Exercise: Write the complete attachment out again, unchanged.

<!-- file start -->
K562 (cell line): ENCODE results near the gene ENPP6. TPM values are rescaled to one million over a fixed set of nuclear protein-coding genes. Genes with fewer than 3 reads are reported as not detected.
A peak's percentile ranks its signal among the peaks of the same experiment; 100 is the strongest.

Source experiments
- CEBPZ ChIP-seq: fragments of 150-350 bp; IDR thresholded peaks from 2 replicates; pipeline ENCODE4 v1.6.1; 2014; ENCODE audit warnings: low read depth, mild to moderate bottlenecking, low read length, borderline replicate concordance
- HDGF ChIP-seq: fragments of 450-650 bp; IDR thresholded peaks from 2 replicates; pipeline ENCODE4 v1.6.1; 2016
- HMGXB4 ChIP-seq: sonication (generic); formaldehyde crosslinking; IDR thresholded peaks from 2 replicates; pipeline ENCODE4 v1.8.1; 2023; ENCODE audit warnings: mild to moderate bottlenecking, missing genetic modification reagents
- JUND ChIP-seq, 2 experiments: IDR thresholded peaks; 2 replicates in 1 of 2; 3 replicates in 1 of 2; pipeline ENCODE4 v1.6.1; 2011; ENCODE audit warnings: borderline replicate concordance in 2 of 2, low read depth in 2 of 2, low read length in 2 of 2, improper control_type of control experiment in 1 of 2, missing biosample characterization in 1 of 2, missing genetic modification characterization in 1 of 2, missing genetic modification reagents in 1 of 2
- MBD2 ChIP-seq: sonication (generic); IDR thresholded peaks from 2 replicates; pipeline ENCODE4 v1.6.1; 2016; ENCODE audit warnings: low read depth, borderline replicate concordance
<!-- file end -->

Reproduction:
K562 (cell line): ENCODE results near the gene ENPP6. TPM values are rescaled to one million over a fixed set of nuclear protein-coding genes. Genes with fewer than 3 reads are reported as not detected.
A peak's percentile ranks its signal among the peaks of the same experiment; 100 is the strongest.

Source experiments
- CEBPZ ChIP-seq: fragments of 150-350 bp; IDR thresholded peaks from 2 replicates; pipeline ENCODE4 v1.6.1; 2014; ENCODE audit warnings: low read depth, mild to moderate bottlenecking, low read length, borderline replicate concordance
- HDGF ChIP-seq: fragments of 450-650 bp; IDR thresholded peaks from 2 replicates; pipeline ENCODE4 v1.6.1; 2016
- HMGXB4 ChIP-seq: sonication (generic); formaldehyde crosslinking; IDR thresholded peaks from 2 replicates; pipeline ENCODE4 v1.8.1; 2023; ENCODE audit warnings: mild to moderate bottlenecking, missing genetic modification reagents
- JUND ChIP-seq, 2 experiments: IDR thresholded peaks; 2 replicates in 1 of 2; 3 replicates in 1 of 2; pipeline ENCODE4 v1.6.1; 2011; ENCODE audit warnings: borderline replicate concordance in 2 of 2, low read depth in 2 of 2, low read length in 2 of 2, improper control_type of control experiment in 1 of 2, missing biosample characterization in 1 of 2, missing genetic modification characterization in 1 of 2, missing genetic modification reagents in 1 of 2
- MBD2 ChIP-seq: sonication (generic); IDR thresholded peaks from 2 replicates; pipeline ENCODE4 v1.6.1; 2016; ENCODE audit warnings: low read depth, borderline replicate concordance